The following is a post by Eco I copied from the other thread which nicely outlines the mycorrhizal species available on the market. I’ve included the post which appeared prior to his as well for cohesiveness.
Posted by Ccoastal;
"That's like saying oxycodone and percocet are the same thing for having the same ingredients. It's all about the formulation. "

Posted by Eco12;
"If you're talking about mycos, it's not necessarily accurate. It really comes down to spore count (propagules in many cases here in the US), and types of mycos.

The BioAg VAM contains 7 different myco species, with g. intraradices making up the majority of it.

The RTI product (Mykos) contains glomus intraradices at 80 spores per CC.

The BioAg VAM contains 104 propagules per gram.

Got this from Dr. Mike:

Glomus mosseae
Glomus mosseae is one of the most researched and widely distributed endomycorrhizal fungi. Numerous studies have determined the importance of G. mosseae

• Increased Nitrogen (N) and phosphorus (P) uptake
• Enzyme activity increases access micro nutrients
• Protects roots
• Stimulates root development
• Improved performance of woody perennials
• Keeps root systems healthy
• Increases fruiting and flowering
• Increases crop yields

Glomus aggregatum
Studies have determined the importance of the endomycorrhizal fungus G. aggregatum:

• Improves plant performance in sandy soils
• Protects plant roots
• Effective root colonization with time release fertilizers
• Tolerant of high fertility levels
• Improves performance of Palms, Fruit trees.

Glomus intraradices
Glomus intraradices is the most widespread and researched endomycorrhizal fungi. Literally thousands of studies have determined the importance of G. intraradices:

• Increases nitrogen and phosphorus uptake
• Increases crop yields
• Protects plant roots
• Can access organic forms of nitrogen and phosphorus
• Improves growth and performance of turf grasses, agricultural crops and nursery stock
• Improves plant resistance to a wide array of soil toxicities
• Drought protection
• Salt tolerance

Glomus etunicatum
Glomus etunicatum is also a widespread and well researched endomycorrhizal fungus. Numerous studies have determined the importance of G. etunicatum:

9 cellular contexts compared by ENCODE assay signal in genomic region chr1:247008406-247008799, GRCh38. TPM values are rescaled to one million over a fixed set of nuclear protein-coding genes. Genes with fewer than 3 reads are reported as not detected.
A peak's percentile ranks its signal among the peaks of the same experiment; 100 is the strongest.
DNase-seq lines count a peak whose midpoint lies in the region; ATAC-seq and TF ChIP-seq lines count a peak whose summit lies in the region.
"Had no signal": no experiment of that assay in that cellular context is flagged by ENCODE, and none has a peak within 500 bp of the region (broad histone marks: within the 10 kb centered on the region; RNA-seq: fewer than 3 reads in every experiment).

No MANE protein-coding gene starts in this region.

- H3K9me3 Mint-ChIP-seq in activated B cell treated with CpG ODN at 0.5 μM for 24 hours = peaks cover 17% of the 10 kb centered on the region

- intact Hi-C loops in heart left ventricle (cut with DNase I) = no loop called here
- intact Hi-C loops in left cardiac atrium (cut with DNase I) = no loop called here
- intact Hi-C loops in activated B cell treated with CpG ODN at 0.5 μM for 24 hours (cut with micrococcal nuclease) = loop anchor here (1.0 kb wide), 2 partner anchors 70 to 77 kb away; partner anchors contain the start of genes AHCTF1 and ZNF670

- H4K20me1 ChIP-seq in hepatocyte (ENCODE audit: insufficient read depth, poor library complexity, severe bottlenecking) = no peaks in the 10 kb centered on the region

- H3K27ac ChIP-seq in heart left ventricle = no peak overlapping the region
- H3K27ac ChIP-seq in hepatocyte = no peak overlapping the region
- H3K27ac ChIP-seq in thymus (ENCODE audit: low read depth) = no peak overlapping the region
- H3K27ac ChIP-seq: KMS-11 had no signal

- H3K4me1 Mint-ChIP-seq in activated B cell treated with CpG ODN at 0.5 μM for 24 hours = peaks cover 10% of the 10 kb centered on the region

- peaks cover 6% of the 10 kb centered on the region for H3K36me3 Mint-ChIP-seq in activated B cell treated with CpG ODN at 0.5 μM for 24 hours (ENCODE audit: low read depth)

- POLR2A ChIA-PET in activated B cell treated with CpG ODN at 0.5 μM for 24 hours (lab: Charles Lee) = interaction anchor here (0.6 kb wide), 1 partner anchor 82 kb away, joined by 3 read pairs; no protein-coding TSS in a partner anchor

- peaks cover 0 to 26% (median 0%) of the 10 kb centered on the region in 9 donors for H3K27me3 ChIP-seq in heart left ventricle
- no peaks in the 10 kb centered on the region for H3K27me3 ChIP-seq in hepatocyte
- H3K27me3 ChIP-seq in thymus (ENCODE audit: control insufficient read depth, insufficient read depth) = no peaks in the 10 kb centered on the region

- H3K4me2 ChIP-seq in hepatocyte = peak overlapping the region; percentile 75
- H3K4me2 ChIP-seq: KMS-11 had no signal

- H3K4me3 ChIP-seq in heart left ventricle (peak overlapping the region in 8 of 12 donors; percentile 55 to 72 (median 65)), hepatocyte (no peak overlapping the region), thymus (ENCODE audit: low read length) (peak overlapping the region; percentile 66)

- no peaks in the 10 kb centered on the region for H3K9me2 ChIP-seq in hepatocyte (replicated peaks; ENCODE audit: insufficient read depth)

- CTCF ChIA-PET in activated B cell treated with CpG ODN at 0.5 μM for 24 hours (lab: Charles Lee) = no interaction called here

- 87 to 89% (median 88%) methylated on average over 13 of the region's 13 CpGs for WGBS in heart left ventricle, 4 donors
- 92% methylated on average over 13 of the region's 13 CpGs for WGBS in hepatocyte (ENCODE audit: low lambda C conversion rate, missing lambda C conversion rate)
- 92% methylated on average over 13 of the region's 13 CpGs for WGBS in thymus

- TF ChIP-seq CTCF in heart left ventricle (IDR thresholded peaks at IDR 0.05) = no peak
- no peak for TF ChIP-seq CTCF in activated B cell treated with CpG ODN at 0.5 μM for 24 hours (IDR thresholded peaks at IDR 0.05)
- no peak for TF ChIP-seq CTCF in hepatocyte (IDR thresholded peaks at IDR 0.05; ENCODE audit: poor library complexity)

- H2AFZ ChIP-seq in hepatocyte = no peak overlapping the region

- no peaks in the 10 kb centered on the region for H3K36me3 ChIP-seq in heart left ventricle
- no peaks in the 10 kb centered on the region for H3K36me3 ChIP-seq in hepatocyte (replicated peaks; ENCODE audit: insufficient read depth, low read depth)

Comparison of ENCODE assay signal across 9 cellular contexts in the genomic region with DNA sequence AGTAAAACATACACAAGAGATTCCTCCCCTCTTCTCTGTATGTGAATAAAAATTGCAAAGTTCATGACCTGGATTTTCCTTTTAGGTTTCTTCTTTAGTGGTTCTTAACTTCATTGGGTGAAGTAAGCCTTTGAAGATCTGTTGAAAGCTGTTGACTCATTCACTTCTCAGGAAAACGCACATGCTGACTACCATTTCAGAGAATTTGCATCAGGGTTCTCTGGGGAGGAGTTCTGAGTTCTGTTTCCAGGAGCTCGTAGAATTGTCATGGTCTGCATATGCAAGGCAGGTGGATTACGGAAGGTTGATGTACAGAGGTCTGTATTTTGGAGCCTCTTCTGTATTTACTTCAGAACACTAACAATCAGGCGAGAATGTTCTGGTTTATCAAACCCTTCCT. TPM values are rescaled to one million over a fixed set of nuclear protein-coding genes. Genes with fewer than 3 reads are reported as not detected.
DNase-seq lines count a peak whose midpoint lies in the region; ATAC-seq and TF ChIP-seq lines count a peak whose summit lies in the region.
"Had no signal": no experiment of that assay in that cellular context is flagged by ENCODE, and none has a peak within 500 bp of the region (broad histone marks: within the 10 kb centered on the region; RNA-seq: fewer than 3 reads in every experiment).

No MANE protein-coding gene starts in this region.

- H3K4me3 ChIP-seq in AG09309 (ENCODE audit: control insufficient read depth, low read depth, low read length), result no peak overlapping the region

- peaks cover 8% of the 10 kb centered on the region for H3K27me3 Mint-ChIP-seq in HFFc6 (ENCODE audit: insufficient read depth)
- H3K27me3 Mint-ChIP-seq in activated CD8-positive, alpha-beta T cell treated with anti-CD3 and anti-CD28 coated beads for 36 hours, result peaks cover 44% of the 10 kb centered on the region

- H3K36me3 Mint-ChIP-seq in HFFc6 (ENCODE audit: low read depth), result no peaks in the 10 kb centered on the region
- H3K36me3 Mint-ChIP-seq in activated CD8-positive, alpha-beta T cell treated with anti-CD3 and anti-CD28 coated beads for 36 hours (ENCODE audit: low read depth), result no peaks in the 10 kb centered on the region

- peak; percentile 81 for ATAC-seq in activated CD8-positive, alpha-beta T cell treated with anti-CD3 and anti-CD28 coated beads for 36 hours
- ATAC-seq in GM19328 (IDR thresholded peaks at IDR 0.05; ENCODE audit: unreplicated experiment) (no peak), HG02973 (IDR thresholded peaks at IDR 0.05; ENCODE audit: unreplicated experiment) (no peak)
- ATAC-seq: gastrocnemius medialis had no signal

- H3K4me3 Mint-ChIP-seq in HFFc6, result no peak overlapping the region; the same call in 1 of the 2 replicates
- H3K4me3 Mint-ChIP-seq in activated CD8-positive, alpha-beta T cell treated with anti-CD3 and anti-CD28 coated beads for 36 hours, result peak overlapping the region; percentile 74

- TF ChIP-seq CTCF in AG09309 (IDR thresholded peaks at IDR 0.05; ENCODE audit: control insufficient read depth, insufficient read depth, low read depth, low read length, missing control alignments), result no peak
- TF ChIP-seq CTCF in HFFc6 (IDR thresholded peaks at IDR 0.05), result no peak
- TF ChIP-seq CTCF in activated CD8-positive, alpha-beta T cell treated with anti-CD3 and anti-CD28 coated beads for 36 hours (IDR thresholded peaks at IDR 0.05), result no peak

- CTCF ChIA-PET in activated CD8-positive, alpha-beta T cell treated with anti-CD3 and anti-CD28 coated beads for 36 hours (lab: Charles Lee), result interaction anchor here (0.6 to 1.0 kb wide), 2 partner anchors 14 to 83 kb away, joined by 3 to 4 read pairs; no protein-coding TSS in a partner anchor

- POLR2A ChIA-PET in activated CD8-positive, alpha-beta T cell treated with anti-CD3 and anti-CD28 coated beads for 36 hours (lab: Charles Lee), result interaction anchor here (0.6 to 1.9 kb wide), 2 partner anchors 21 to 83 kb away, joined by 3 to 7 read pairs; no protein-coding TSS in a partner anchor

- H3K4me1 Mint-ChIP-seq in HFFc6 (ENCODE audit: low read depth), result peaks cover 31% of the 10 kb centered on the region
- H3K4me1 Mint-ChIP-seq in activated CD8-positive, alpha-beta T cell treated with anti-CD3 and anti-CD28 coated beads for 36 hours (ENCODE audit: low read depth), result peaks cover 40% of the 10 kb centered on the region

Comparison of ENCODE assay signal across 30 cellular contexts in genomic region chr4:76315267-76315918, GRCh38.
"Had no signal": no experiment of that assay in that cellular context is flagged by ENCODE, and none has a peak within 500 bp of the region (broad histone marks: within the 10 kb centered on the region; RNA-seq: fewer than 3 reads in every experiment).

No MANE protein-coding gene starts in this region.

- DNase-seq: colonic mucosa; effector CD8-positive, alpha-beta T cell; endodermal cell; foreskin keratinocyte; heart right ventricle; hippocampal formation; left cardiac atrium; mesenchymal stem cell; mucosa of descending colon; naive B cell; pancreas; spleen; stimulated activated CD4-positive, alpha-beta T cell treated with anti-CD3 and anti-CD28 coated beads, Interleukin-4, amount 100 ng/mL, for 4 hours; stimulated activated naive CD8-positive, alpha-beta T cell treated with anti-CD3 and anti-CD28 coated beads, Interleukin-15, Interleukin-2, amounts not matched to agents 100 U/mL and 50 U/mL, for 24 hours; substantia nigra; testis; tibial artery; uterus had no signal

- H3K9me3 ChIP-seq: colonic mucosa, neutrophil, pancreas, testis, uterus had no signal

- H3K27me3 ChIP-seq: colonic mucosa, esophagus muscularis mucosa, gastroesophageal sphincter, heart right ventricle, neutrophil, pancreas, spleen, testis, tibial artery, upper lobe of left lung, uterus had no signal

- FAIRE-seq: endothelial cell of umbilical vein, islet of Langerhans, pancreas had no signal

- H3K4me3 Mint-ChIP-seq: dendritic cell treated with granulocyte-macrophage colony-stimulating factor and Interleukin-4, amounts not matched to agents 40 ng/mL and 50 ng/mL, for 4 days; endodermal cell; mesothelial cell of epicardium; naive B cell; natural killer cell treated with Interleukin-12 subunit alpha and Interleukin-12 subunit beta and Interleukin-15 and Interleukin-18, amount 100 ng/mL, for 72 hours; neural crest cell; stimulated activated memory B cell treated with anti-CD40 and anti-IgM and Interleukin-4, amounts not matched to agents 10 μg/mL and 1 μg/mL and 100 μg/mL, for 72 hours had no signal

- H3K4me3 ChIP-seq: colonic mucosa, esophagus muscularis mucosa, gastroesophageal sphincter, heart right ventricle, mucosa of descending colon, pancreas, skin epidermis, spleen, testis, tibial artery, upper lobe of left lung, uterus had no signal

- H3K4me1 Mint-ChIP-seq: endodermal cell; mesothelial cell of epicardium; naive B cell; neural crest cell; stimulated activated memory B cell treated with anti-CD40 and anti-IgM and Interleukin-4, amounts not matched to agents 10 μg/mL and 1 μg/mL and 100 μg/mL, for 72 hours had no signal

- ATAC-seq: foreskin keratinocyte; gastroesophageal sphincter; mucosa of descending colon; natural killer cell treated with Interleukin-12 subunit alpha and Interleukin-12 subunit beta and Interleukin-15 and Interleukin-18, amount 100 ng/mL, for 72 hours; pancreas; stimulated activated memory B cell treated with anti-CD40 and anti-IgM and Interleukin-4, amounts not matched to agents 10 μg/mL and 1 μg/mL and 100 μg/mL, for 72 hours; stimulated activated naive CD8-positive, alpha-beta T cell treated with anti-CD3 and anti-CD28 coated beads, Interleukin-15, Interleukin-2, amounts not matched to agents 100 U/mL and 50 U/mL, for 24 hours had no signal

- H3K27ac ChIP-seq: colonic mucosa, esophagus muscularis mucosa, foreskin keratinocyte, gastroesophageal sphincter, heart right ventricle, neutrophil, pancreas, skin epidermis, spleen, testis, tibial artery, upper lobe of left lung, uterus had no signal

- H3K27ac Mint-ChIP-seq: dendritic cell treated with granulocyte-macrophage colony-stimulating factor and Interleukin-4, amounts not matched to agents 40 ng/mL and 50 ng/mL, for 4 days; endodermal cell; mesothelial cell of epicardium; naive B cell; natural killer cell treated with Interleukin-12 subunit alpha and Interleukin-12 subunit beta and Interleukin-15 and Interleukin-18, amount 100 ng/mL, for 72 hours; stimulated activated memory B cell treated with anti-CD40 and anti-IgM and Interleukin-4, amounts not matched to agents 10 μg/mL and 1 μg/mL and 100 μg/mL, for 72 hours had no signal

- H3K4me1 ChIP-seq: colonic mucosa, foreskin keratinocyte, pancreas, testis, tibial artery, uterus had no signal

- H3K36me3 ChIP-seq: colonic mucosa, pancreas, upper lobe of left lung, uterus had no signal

• Very effective in agricultural soils
• Promotes root health
• Greatly improves drought tolerance
• Increases mineral uptake
• Effective in mine reclamation
• Increases crop yields
• Flowering increases
• Increases enyzme activity
• Improved plant establishment

Glomus deserticola
Glomus deserticola is common in semi arid and arid conditions . Studies have determined the importance of G. deserticola:
• Very effective in reducing drought stress
• Promotes salt tolerance
• Increases P nutrition
• Increases crop yields
• Increases N fixation activity

Glomus clarum
Glomus clarum is distributed widely. Numerous studies have determined the importance of G. clarum:
• Protects against heavy metal toxicity
• Promotes salt tolerance
• Increases P nutrition
• Improved growth of grain crops
• Increases N fixation activity
• Increases crop yields
• Well adapted to a wide variety of plants and soil conditions

Glomus monosporum
Glomus monosporum is widely distributed in mediterranean climates. Studies have determined the importance of G. monosporum:
• Active during periods of low water availability
• Promotes root rot tolerance
• Increases P nutrition
• Improved fruit production
• Increases production of vegetable crops

Gigaspora margarita
Gigaspora margarita is common in tropical and subtropical areas. Studies have determined the importance of G. margarita:

• Increases P nutrition
• Improved growth of tropical and subtropical fruits

Paraglomus brasilianum
Paraglomus brasilianum is common in rehabilitation of disturbed soils. Studies have determined the importance of P. brasilianum:

• Resistance to soil toxicity
• Improved root enzyme activity
• Enhances soil remediation

Pisolithus tinctorius
Pisolithus tinctorius is a puffball species that is widespread across an array of diverse habitats and ectomycorrhizal host plants. We use a blend of several ecotypes in our MycoApply® formulations which assures rapid mycorrhizal formations across a variety of environmental conditions. Documented benefits include:

• Rapid early growth of inoculated tree species
• Increases feeder root production
• Tolerant of hot, dry conditions
• Amelioration of heavy metal toxicity
• Inhibits soil pathogen growth and plant infection
• Benefits plants in disturbed environments and acid soils

Rhizopogon spp is a truffle species that has numerous special qualities important in a soil inoculation program. The Rhizopogon groups of R. villosulus, R.luteolus, R amylopogon and R fulvigleba targets a wide range of ectomycorrhizal tree and shrub species.

• Promotes soil structure
• Tolerant of cold soil temperatures
• Tolerant of a broad pH range
• High levels of enzyme activity benefiting nutrient and micronutrient acquisition
• Can utilize organic forms of nitrogen
• Protects seedlings against moisture stress
• Promotes successful plant establishment and growth

Scleroderma is a semi hypogeous genus that is widespread across an array of diverse habitats and ectomycorrhizal host plants. We use two top performing mycorrhizal formulations in our MycoApply products S.cepa and S. citrinum. Documented benefits include:

• Rapid early growth of inoculated tree species
• Improves N and P uptake
• Increases feeder root production
• Prolific rhizomorph producer improves performance in hot, dry conditions
• Amelioration of heavy metal toxicity
• Improves root health
• Improves restoration of degraded soils

Laccaria is a mushroom genus that is also widespread across an array of diverse habitats and host plants. We use two top performing mycorrhizal speciess in our MycoApply products L. laccata and L. bicolor. Documented benefits include:

• Improves survival and growth inoculated tree species
• Improves N and P uptake
• Increases feeder root production
• Protects roots
• Tolerant of high fertility levels
• Decreases drought stress